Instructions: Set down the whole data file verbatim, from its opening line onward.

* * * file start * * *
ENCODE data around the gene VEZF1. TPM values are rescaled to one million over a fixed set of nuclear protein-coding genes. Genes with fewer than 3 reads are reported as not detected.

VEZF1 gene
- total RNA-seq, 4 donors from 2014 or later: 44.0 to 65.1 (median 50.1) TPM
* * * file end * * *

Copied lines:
ENCODE data around the gene VEZF1. TPM values are rescaled to one million over a fixed set of nuclear protein-coding genes. Genes with fewer than 3 reads are reported as not detected.

VEZF1 gene
- total RNA-seq, 4 donors from 2014 or later: 44.0 to 65.1 (median 50.1) TPM